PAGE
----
Introduction to Chemistry Laboratory:
A Lesson on Tools, Techniques and Measurements
PURPOSE: The purpose of this set of experiments (3 total) is to become familiar with the common types of laboratory glassware and equipment, and how to obtain and analyze data from these items. LEARNING OBJECTIVES: By the end of this experiment, the student should be able to demonstrate the following proficiencies:
1. Know which glassware (beakers, burettes, pipettes, graduated cylinders, flasks, etc) should be used in various circumstances.
2. Know how to “correctly” measure volume and mass (weight). 3. Become familiar with significant figures and its relationship to measurements and data recording (significant figures).
4. Become familiar with the errors, precision and accuracy associated the various measurement tools and techniques. 5. Determine the density of liquids and solids.
6. Determine the best-fit straight line as a method to examine linear relationships and to use this relationship as a predicative model such as in the determination of the percent copper and zinc in pennies based on density measurements.
7. Record laboratory data and observations.
o 125 mL
o 250 mL
o 100 mL
o 10 mL
o 50 mL
o 10 mL
o 10 mL
Burette clamp and stand
Various liquids and solids for density determination measurements o Liquids
Laboratory glassware. There are two major categories of laboratory glassware: (1) those that contain a certain volume (volumetric flasks) and (2) those that deliver a certain volume (pipets, burets, and graduated cylinders). “To Contain” glassware (sometimes labeled TC) is typically used for preparing solutions of known volume. “To Deliver” glassware (sometimes labeled TD) is used to transfer known volumes between containers. 1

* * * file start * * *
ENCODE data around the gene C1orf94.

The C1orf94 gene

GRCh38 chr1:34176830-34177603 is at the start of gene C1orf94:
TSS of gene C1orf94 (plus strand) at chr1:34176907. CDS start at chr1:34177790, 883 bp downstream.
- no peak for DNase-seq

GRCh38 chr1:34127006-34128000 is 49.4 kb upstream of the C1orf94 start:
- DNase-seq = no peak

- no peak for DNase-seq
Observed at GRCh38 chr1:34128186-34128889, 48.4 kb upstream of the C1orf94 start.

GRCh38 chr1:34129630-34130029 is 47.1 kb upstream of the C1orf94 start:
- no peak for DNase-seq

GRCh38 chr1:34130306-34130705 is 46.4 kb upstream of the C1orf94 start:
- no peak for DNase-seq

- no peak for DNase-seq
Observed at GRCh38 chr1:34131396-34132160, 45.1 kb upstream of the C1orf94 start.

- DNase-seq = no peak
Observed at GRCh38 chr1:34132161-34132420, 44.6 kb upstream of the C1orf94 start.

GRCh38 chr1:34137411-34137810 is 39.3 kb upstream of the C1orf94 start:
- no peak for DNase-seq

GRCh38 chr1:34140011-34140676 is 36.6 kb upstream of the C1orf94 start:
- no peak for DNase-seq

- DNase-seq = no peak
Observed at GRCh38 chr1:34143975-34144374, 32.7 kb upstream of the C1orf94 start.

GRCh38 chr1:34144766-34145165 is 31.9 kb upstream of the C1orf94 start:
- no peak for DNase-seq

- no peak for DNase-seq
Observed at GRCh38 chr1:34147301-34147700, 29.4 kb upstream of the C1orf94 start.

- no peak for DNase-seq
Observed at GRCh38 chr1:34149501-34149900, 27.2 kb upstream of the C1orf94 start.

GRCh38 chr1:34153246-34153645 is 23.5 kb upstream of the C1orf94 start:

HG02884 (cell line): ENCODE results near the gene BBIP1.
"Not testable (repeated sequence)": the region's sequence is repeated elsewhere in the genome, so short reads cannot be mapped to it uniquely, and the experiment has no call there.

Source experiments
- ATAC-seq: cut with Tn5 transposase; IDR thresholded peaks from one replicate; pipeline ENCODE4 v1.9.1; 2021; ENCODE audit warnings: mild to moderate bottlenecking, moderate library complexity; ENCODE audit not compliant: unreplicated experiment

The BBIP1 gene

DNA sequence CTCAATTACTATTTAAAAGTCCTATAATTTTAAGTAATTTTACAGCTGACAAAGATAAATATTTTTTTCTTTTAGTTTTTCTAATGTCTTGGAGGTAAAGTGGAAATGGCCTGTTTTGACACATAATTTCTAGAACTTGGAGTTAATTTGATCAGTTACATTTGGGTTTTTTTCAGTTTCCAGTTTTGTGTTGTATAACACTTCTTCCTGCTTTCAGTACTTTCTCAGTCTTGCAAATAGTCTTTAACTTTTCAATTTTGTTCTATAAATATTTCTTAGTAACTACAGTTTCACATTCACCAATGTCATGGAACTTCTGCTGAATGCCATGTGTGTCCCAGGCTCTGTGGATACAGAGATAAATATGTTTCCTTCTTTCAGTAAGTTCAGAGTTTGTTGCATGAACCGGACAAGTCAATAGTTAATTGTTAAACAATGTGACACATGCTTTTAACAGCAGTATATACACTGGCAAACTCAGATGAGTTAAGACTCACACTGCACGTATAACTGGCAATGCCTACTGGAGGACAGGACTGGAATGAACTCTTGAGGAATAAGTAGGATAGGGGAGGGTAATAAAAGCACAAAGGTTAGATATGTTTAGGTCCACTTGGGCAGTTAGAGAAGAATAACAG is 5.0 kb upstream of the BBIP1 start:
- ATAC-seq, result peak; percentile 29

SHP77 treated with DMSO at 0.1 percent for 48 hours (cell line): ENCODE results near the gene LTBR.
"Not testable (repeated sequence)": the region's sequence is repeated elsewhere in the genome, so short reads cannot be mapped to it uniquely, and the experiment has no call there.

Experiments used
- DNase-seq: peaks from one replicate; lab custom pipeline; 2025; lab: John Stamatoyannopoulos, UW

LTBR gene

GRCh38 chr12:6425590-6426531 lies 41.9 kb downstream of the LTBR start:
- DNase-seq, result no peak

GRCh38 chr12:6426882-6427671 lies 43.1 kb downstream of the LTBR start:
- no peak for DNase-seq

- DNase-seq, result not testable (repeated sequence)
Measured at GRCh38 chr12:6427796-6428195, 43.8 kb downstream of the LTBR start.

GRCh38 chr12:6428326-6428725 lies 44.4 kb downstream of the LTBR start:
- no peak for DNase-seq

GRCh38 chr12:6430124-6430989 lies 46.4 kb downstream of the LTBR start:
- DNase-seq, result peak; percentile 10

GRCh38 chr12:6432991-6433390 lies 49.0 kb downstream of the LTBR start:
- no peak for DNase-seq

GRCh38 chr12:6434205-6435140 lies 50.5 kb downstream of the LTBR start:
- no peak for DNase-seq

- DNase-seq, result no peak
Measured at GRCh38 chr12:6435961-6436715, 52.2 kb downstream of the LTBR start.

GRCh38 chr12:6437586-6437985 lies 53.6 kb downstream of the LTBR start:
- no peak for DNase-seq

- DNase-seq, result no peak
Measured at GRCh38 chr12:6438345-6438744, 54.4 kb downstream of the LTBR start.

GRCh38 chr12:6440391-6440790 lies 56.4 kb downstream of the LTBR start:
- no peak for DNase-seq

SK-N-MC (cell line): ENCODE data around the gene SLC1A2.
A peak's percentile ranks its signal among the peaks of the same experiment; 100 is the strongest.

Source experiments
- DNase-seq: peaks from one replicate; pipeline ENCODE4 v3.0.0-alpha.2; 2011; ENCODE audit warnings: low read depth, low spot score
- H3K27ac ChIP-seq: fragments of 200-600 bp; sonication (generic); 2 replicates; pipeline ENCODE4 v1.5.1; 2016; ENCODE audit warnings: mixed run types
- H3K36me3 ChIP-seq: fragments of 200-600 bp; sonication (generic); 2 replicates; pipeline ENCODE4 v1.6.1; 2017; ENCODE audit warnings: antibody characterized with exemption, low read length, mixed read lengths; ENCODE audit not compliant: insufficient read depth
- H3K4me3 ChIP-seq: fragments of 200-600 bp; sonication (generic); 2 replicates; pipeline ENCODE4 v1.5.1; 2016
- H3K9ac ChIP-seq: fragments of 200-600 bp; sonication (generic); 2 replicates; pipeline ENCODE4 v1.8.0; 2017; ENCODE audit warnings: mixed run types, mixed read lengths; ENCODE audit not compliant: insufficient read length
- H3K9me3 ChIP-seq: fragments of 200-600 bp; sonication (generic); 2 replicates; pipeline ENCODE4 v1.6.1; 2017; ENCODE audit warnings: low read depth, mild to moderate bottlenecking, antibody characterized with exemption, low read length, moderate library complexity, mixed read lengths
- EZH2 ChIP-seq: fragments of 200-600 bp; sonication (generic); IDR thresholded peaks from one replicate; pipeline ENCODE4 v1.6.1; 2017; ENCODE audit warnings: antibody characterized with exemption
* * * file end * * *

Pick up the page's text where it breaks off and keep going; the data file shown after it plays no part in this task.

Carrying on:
Some glassware is very carefully designed and marked for high accuracy/precision work (burets, pipets, and volumetric flasks), while other glassware is not intended for such work (beakers, Erlenmeyer flasks, and graduated cylinders). In high accuracy/precision work, the glassware must be clean. Not only does clean glassware avoid unwanted chemical contamination, but it also assures that delivered volumes of liquids will be correct. A dirty spot on the inside wall of a burette or pipet, for example, even if the spot itself does not occupy a significant volume, can cause a droplet of water to adhere to the wall, causing an error in the recorded volume of delivered liquid (less volume delivered). Measuring and recording data. The generally accepted rule for measuring volumes is to estimate one more digit beyond the digit associated with the closest spaced markings. For measurements obtained from devices which provide digital output, such as electronic mass balances or a Spectronic 20, the digits should all be written, including any trailing zeroes, with the understanding that the last digit is within “one” unit of the correct value.
Errors (Uncertainties) in Measurements
Every measurement has a degree of uncertainty associated with it. The uncertainty derives from the measuring device and from the skill of the person doing the measuring. Let's use a volume measurement as an example. Say you are in a chemistry lab and need 7 mL of water. You could take an unmarked coffee cup and add water until you think you have about 7 milliliters. In this case, the majority of the measurement error is associated with the skill of the person doing the measuring. You could use a beaker, marked in 5 mL increments. With the beaker, you could easily obtain a volume between 5 and 10 mL, probably close to 7 mL, give or take 1 mL. If you used a pipette marked to with 0.1 mL, you could get a volume between 6.99 and 7.01 mL pretty reliably. It would be untrue to report that you measured...
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